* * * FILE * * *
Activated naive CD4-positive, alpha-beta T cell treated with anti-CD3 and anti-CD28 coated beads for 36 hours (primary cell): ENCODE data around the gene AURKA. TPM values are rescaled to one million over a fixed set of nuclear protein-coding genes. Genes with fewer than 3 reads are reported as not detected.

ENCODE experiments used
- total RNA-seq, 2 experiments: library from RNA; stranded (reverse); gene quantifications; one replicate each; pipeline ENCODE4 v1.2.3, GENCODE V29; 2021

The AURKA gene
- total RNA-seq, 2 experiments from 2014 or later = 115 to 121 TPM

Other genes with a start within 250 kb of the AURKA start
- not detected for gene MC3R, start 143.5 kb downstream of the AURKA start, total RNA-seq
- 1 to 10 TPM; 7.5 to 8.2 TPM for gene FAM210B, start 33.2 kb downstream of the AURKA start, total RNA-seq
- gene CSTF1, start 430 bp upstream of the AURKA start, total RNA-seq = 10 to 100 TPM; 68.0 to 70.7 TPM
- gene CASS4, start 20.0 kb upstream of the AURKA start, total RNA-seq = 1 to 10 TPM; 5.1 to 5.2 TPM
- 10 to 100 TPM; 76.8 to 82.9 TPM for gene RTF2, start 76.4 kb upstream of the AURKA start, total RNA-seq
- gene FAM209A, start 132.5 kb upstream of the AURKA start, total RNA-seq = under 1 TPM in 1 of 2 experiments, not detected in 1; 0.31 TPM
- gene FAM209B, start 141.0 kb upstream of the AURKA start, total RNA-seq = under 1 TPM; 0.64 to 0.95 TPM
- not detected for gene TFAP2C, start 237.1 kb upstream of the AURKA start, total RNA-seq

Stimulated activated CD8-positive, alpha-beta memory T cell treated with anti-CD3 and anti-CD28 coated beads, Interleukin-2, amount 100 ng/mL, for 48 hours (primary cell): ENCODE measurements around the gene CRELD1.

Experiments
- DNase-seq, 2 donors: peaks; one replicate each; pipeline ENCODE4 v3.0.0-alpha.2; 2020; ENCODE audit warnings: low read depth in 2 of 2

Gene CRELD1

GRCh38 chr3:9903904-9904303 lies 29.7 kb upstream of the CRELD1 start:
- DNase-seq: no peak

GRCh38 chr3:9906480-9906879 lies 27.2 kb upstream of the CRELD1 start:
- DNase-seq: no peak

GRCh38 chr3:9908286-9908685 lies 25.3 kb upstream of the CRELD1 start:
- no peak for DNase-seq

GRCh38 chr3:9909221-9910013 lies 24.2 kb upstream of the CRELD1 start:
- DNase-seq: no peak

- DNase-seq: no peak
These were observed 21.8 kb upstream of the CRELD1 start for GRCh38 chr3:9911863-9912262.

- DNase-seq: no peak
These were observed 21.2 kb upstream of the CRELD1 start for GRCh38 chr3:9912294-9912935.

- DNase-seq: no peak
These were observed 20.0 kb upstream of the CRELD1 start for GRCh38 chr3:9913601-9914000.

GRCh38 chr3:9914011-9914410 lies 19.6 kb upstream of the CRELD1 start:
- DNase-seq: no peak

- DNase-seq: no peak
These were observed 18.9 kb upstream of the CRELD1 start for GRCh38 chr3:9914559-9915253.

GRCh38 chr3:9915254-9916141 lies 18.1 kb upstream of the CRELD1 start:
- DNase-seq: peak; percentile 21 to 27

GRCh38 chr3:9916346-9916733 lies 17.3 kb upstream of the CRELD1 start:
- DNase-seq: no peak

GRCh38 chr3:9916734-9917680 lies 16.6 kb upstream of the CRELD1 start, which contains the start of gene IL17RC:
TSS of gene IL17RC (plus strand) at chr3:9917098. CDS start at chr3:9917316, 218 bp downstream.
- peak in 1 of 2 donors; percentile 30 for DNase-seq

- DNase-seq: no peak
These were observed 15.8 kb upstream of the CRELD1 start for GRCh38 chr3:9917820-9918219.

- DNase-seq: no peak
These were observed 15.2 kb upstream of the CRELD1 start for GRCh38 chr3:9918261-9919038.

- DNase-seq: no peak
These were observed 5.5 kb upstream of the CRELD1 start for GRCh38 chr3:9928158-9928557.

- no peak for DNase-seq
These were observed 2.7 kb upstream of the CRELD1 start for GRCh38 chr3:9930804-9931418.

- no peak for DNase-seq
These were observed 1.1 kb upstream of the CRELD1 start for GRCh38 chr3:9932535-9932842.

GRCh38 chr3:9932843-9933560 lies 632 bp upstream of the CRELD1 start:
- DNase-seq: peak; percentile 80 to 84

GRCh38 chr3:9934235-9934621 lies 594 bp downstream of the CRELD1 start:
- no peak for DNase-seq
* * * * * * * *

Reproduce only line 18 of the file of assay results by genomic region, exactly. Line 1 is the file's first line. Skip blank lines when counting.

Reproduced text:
Gene CRELD1